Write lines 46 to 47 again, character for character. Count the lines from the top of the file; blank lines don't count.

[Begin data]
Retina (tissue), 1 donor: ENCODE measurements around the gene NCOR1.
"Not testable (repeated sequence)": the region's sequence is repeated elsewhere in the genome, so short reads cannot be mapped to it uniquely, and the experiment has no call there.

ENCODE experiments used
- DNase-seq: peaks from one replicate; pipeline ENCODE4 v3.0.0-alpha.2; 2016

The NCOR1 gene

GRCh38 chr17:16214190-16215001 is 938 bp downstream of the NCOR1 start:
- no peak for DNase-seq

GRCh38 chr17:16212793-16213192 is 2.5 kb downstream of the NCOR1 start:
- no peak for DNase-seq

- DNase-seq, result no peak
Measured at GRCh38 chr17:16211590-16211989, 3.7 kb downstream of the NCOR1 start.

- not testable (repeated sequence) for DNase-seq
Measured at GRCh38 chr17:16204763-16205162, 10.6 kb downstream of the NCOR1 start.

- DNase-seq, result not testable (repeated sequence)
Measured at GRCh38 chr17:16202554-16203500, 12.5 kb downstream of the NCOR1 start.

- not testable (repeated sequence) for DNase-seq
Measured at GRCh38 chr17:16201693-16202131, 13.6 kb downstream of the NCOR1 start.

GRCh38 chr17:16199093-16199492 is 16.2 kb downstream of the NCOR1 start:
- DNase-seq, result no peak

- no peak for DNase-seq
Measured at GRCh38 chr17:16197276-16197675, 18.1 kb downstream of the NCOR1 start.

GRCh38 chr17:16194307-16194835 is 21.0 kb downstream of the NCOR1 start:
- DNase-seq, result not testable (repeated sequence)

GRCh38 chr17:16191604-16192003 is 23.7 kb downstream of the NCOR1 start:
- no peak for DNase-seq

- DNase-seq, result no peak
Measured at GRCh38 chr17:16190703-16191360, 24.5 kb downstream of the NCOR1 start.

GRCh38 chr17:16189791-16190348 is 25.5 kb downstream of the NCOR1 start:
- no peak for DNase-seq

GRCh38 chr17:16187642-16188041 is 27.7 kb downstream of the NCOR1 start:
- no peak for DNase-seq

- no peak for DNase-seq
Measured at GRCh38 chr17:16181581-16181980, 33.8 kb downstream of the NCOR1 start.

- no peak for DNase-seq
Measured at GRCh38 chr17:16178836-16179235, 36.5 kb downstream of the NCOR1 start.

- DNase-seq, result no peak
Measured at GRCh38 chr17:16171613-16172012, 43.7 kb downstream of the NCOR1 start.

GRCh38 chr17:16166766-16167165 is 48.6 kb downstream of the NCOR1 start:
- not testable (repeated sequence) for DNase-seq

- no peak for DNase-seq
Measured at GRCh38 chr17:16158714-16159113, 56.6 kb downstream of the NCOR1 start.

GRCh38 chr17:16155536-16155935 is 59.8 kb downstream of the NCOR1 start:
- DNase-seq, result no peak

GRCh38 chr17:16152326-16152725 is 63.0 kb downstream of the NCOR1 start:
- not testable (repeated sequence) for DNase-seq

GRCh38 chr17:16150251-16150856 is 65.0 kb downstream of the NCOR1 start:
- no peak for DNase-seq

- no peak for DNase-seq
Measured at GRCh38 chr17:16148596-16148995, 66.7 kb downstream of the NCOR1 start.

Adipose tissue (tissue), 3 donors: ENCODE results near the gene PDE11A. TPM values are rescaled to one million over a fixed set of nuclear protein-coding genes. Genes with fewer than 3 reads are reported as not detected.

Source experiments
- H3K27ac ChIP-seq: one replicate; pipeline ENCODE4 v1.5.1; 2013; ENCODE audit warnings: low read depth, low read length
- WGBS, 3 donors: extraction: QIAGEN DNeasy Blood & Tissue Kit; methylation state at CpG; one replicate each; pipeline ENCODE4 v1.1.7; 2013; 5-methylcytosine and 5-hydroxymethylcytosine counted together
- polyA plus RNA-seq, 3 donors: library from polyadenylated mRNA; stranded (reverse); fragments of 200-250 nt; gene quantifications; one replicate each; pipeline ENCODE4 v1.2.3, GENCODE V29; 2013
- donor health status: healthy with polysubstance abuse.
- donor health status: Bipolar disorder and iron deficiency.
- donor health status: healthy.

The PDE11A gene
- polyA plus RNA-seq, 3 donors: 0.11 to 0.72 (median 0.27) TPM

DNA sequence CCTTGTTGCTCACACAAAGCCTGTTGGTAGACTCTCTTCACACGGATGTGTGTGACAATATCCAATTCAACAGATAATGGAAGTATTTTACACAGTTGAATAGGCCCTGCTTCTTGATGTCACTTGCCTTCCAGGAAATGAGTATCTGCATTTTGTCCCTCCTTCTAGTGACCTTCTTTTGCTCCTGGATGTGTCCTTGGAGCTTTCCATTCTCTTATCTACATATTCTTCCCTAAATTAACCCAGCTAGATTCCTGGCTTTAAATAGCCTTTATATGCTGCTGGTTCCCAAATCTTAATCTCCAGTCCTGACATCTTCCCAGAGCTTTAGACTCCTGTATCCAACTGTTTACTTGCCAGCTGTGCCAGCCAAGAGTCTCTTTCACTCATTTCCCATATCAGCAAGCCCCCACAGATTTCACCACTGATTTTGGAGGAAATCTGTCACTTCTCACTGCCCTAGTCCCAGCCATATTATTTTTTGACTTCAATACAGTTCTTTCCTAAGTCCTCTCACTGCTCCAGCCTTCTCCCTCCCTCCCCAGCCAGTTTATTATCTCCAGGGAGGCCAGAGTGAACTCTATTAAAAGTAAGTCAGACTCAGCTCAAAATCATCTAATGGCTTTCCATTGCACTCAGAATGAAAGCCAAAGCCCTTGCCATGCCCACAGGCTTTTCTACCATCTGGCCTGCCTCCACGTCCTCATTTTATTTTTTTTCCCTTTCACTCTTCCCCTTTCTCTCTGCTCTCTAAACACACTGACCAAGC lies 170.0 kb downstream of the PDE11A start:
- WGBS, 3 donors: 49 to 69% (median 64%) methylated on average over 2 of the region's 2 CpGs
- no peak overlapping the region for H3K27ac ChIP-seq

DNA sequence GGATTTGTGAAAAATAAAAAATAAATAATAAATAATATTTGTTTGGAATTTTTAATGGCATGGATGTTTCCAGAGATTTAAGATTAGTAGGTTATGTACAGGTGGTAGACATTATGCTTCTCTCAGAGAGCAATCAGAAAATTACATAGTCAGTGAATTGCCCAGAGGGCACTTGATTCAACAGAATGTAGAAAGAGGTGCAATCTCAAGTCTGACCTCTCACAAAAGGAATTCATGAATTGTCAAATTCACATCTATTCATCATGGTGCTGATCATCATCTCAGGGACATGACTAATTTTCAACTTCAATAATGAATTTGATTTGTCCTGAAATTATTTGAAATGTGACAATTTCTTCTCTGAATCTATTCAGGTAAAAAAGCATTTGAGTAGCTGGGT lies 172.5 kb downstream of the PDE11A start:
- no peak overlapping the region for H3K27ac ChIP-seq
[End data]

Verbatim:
GRCh38 chr17:16150251-16150856 is 65.0 kb downstream of the NCOR1 start:
- no peak for DNase-seq